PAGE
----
allay (third-person singular simple present allays, present participle allaying, simple past and past participle allayed)
1.to put (fear, doubt, suspicion, anger, etc.) to rest; calm; quiet.
2.to lessen or relieve; mitigate; alleviate, to allay pain.
1. to relieve (pain, grief, etc) or be relieved
2. (transitive) to reduce (fear, anger, etc) Word OriginOld English ālecgan to put down, from lecgan to lay1Collins English Dictionary - Complete & Unabridged 2012 Digital Edition © William Collins Sons & Co. Ltd. 1979, 1986 © HarperCollinsPublishers 1998, 2000, 2003, 2005, 2006, 2007, 2009, 2012 Cite This Source
Old English alecgan "to put down, remit, give up," a Germanic compound (cf. Gothic uslagjan, Old High German irleccan, German erlegen), from a- "down, aside" + lecgan "to lay" (see lay).Early Middle English pronunciations of -y- and -g- were not always distinct, and the word was confused in Middle English with various senses of Romanic-derived alloy and allege, especially the latter in an obsolete sense of "to lighten," from Latin ad- "to" + levis (see lever). Amid the overlapping of meanings that thus arose, there was developed a perplexing network of uses of allay and allege, that belong entirely to no one of the original vbs., but combine the senses of two or more of them. [OED]The double -l- is 17c., a mistaken Latinism. Related, Allayed; allaying.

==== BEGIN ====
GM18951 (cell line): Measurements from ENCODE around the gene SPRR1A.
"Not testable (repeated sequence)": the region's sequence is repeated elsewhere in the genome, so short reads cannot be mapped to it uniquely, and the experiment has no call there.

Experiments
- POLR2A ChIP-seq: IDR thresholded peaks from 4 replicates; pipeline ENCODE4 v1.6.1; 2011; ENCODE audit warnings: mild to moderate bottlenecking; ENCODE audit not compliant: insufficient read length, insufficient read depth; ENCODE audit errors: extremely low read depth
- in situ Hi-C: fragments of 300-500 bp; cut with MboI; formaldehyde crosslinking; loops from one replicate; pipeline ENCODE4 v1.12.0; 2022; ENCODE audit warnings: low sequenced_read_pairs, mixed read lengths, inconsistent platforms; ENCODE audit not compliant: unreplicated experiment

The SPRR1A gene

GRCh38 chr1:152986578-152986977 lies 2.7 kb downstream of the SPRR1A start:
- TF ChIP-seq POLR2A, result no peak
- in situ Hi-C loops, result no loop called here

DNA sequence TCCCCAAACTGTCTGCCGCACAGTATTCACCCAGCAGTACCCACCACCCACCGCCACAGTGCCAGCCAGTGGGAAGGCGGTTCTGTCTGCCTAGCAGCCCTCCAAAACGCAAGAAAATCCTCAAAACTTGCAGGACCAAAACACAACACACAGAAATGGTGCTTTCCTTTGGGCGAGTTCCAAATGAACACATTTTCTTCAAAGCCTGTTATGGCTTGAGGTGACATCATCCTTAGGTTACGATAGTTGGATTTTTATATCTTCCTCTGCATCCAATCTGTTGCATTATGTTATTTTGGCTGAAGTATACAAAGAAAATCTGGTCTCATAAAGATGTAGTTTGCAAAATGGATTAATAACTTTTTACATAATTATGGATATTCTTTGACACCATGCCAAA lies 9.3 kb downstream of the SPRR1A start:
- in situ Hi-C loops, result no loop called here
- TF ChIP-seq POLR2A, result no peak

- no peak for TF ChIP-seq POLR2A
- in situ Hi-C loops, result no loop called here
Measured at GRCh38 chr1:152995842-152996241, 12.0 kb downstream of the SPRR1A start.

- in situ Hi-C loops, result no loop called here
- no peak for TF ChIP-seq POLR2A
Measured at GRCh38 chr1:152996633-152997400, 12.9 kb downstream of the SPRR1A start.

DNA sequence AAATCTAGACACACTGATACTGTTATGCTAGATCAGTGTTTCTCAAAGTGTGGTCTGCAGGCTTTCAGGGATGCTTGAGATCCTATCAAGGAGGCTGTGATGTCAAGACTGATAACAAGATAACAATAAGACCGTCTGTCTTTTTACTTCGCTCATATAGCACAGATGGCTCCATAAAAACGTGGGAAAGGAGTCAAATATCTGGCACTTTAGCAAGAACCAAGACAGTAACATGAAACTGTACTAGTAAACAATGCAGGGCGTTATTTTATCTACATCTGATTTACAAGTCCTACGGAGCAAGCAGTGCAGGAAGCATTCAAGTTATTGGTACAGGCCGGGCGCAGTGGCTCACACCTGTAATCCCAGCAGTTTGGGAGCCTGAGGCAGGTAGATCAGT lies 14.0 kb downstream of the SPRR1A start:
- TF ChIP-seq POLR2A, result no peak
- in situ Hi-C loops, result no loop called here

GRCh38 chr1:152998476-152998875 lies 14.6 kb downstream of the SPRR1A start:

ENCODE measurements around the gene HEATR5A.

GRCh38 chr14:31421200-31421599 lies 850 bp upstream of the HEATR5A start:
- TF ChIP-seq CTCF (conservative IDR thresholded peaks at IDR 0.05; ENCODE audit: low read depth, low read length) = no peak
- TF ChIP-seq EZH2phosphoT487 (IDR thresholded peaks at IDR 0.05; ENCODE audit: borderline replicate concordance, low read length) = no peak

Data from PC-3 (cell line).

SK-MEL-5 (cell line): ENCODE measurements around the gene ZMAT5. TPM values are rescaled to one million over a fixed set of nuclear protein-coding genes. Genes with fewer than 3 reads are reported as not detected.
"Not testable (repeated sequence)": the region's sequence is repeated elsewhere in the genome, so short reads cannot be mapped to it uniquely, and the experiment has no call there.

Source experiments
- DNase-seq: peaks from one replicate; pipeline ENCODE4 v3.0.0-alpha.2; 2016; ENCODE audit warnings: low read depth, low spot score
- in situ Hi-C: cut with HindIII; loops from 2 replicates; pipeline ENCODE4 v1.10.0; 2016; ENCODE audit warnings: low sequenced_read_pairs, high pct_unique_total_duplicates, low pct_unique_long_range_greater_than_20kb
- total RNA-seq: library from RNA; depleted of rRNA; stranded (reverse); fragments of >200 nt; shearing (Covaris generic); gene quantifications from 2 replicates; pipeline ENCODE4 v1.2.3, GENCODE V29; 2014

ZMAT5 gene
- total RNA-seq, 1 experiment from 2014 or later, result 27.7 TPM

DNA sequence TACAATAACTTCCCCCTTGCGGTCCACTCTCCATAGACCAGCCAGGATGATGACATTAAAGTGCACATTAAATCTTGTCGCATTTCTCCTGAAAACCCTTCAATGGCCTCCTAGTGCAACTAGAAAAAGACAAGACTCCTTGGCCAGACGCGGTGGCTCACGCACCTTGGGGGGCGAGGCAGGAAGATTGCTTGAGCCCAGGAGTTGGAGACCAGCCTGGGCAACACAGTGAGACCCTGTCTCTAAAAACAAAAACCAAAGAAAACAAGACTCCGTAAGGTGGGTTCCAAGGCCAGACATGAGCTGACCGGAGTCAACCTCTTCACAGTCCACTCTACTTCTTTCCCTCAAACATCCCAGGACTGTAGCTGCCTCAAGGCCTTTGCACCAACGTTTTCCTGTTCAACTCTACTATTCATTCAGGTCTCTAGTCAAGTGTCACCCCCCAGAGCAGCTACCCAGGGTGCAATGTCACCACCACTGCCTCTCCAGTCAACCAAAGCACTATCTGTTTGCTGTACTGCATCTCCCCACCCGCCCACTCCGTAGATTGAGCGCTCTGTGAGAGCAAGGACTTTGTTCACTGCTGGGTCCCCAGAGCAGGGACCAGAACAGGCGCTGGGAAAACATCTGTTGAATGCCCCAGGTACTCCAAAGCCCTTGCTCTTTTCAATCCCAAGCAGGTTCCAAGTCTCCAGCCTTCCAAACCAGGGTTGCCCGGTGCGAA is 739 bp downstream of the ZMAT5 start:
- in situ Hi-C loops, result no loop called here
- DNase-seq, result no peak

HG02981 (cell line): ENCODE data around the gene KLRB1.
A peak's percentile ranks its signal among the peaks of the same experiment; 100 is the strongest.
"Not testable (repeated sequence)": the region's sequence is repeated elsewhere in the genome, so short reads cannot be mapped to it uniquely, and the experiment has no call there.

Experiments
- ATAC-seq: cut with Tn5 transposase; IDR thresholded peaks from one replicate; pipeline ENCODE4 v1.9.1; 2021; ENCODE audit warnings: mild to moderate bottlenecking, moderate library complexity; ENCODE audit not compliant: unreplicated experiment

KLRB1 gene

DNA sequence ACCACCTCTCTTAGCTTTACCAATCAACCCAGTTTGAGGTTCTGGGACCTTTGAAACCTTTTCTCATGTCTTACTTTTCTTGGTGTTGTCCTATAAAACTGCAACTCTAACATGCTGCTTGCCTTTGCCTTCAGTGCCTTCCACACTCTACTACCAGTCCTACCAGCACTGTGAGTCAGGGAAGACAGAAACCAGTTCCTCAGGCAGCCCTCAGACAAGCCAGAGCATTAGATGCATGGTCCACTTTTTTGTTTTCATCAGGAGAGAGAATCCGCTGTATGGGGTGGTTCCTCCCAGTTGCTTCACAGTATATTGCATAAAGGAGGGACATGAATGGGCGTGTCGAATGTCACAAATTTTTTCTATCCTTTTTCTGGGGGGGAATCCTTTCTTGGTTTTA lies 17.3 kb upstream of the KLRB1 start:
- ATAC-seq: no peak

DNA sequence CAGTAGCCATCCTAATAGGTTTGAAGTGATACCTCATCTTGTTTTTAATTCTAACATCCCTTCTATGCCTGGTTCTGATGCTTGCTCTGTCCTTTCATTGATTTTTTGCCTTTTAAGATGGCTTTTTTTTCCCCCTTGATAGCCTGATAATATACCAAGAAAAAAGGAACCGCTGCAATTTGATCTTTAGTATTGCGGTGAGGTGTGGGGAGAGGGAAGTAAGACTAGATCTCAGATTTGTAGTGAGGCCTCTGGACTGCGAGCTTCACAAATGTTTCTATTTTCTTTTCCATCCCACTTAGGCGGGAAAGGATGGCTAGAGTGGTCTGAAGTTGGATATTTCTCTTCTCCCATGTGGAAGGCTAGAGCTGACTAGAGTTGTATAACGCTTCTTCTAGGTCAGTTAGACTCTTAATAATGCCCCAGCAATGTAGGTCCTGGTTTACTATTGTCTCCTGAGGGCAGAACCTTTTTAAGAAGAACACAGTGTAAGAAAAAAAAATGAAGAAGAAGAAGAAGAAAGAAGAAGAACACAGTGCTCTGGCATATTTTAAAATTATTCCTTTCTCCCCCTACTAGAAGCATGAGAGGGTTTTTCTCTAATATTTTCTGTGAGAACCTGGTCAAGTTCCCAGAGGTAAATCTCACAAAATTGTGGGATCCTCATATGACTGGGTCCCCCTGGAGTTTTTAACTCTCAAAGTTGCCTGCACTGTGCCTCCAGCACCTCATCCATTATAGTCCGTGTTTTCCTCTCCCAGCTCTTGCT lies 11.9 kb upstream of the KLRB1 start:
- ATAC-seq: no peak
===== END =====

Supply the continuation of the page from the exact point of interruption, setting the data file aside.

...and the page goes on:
Elisabeth stood at the piano which did nothing to allay his anxiety.
This policy did not allay the discontent of the Macedonian army, and when Alexander in the summer of 324 moved to the cooler region of Media, an actual mutiny of the Macedonians broke out on the way at Opis on the Tigris.
Abelard's remarkable compilation Sic et Non was not calculated to allay their suspicions.
At a very early period, however, efforts were made to allay the dissension.
His endeavours to allay ecclesiastical panic, and to promote liberality of spirit, frequently required no ordinary moral courage.
An excited controversy having arisen about the result of the balloting in the states of South Carolina, Florida, Oregon and Louisiana, the two parties in Congress in order to allay a crisis dangerous to public peace agreed to pass an act referring all contested election returns to an extraordinary commission, called the "Electoral Commission" (q.v.), which decided each contest by eight against seven votes in favour of the Republican candidates.
The treatment of strychnine poisoning is to immediately evacuate the stomach with a stomach-pump or emetic, chloroform being administered to allay the spasms. If the patient can swallow, draughts of water containing tannic acid may be given.
When in 734-733 B.C. Ahaz, king of Judah, alarmed at the preparations made against him by the Syro-Ephraimitish alliance, was inclined to seek aid from Tiglath-pileser of Assyria, the prophet Isaiah endeavoured to allay his fear by telling him that the danger would pass away, and as a sign from Yahweh that this should be so, any young woman who should within the year bear a son, might call his name Immanuel in token of the divine protection accorded to Judah.
There is no doubt that the spread of the practice is connected with the ban imposed in Mohammedan countries on the use of alcoholic beverages, and to some extent with the long religious fasts of the Buddhists, Hindus and Moslems, in which opium is used to allay hunger.
"What am I to say to him?" thought Prince Andrew, looking down on the old man's bald head shining in the sun and seeing by the expression on his face that the old man himself understood how untimely such questions were and only asked them to allay his grief.
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